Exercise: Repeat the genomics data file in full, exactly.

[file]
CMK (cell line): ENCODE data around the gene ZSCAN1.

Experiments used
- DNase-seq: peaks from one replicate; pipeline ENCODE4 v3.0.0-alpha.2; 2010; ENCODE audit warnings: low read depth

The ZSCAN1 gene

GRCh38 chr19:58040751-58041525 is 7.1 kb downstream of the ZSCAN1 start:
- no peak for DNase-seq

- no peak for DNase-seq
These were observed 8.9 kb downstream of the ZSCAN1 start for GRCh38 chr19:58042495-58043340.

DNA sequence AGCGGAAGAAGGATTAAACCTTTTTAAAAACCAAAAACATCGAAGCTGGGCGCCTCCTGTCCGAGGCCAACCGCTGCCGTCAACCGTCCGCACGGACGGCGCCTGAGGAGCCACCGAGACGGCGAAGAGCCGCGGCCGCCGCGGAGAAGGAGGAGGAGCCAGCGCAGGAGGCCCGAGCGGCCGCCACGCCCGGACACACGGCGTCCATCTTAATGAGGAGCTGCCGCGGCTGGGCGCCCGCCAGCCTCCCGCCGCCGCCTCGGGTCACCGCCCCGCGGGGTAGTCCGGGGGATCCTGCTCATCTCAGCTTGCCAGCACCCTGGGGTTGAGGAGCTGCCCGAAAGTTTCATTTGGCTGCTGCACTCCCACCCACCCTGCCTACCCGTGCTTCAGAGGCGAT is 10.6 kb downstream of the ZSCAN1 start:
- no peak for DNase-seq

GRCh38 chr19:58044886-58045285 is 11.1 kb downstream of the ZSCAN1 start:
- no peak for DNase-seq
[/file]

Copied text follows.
CMK (cell line): ENCODE data around the gene ZSCAN1.

Experiments used
- DNase-seq: peaks from one replicate; pipeline ENCODE4 v3.0.0-alpha.2; 2010; ENCODE audit warnings: low read depth

The ZSCAN1 gene

GRCh38 chr19:58040751-58041525 is 7.1 kb downstream of the ZSCAN1 start:
- no peak for DNase-seq

- no peak for DNase-seq
These were observed 8.9 kb downstream of the ZSCAN1 start for GRCh38 chr19:58042495-58043340.

DNA sequence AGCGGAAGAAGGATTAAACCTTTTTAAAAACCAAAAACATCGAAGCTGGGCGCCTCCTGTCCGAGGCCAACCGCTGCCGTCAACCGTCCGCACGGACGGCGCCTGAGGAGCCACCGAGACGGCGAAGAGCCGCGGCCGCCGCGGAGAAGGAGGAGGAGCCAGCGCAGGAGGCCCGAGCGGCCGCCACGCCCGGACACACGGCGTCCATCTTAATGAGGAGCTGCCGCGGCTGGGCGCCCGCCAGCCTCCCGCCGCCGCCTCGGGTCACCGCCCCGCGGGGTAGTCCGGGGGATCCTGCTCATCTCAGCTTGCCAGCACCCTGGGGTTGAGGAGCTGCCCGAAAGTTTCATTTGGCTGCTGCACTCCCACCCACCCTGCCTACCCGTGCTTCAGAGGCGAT is 10.6 kb downstream of the ZSCAN1 start:
- no peak for DNase-seq

GRCh38 chr19:58044886-58045285 is 11.1 kb downstream of the ZSCAN1 start:
- no peak for DNase-seq